The property market is beginning to react to the Fed’s tightening cycle. It is no surprise that quickly rising interest rates, stubbornly high inflation, and fears of a looming recession are changing the risk-reward calculation for many real estate investors in both public and private markets.
After more than three decades of a low inflation environment, the U.S economy is experiencing broad-based inflation at rates not seen in many years. As a result, the Federal Reserve has raised rates five consecutive times over the past year. For example, as seen in Figure 1, while most real estate indices are still showing double-digit gains over the past year, the overall pace of growth across major U.S commercial properties has already decelerated. Taking a closer look at the table below, the RCA CCPI (Real Capital Analytics commercial real estate prices) National All-Property Index rose 11.1% over the past year, which is a slower pace than that of the record growth seen in January 2022, prior to the Fed’s aggressive rate hikes. We anticipate valuations will continue to contract, potentially creating an opportunity for investors to buy at more attractive prices.
Despite shifts in the market driven by the upward pressure on interest rates and rising inflation, we believe that certain segments of the real estate market feature attractive long-term fundamentals. This is especially true for property types that can benefit from inelastic demand, shorter lease terms, and pricing power that can keep up with inflation. With the right properties, real estate can be an important ally to investors’ portfolios amid evolving macro conditions.
Sizing up Opportunities and Risks
The broad category of real estate includes various sub-asset classes. Commercial real estate, in particular, includes buildings that can generate rental income for investors and are generally spread across four main sectors — multifamily (or apartment buildings), office, industrial, and retail. It also includes more specialized sectors such as hotels, data centers, self-storage, senior housing, student housing, and life-sciences.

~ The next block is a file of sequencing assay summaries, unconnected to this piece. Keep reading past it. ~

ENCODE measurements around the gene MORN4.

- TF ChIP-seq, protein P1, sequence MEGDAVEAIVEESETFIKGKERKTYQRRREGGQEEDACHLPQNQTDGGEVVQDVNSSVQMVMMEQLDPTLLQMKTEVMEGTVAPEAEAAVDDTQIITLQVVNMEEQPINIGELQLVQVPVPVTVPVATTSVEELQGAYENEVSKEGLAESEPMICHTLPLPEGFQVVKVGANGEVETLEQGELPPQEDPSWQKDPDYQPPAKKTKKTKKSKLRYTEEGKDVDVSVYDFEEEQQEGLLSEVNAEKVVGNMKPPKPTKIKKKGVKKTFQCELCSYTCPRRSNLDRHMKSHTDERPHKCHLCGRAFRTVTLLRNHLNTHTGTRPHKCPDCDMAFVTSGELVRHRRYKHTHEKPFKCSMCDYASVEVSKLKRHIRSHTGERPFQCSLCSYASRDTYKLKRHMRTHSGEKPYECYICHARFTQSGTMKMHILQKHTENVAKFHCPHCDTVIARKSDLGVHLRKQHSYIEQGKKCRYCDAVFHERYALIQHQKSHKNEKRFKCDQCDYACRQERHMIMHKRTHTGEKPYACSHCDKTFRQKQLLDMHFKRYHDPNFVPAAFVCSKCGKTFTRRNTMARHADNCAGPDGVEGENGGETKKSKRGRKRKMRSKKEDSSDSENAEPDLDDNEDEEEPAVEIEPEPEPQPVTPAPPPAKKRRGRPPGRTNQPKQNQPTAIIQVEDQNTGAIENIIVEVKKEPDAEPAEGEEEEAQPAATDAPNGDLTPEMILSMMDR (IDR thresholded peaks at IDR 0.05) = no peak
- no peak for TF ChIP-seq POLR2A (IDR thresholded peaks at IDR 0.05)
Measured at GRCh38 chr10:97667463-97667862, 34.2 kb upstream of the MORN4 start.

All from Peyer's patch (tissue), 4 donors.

Choppier waters ahead will call for a more nuanced approach to distinguishing properties within these sectors that will be better equipped to handle a softer economy and a potentially prolonged inflationary environment. Given the macroeconomic conditions ahead, we favor real estate assets that possess strong long-term fundamentals with attractive valuations, as well as characteristics such as strong pricing power and durable cashflows to better combat inflation.
More specifically, our team prefers properties that have shorter lease terms to ensure that rent escalations can keep up with — or not fall too far behind — near- to mid-term inflation levels. For example, multifamily apartments offer a 12-month term lease structure. Additionally, a portion of tenants turn over each month to allow for frequent opportunities for landlords to reset rents to track inflation. Other worthwhile opportunities to consider include niche areas such as self-storage and hospitality, where rents are charged on a monthly or even nightly basis. However, both asset classes could be affected by a slowing economy. Industrial properties are another area where we see attractive opportunities. Although industrial real estate assets do not generally feature short-term leases, they continue to enjoy strong long-term fundamentals due to secular shifts.